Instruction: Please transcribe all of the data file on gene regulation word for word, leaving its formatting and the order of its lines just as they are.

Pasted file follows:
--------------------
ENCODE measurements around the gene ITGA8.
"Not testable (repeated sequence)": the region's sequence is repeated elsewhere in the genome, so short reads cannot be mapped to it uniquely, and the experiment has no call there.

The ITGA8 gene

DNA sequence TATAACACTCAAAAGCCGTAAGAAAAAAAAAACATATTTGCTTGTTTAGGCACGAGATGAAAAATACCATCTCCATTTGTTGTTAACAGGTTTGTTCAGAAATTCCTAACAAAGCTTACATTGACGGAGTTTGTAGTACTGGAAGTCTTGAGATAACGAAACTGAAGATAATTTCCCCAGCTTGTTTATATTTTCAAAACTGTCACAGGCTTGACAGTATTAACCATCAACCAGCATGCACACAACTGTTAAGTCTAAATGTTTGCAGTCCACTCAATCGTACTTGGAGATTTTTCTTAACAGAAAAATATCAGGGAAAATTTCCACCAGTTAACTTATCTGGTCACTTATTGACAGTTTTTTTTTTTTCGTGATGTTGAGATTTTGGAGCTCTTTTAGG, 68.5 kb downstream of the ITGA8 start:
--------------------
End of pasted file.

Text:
ENCODE measurements around the gene ITGA8.
"Not testable (repeated sequence)": the region's sequence is repeated elsewhere in the genome, so short reads cannot be mapped to it uniquely, and the experiment has no call there.

The ITGA8 gene

DNA sequence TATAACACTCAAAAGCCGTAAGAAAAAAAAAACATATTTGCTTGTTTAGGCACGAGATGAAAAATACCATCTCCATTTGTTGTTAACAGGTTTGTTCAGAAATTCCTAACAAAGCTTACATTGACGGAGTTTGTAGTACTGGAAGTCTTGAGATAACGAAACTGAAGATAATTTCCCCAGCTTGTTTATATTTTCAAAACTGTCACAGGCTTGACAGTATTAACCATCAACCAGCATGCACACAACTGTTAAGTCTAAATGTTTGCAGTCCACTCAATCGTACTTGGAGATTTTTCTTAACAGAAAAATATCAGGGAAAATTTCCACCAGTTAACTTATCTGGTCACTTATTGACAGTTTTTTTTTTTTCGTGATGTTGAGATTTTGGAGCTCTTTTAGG, 68.5 kb downstream of the ITGA8 start: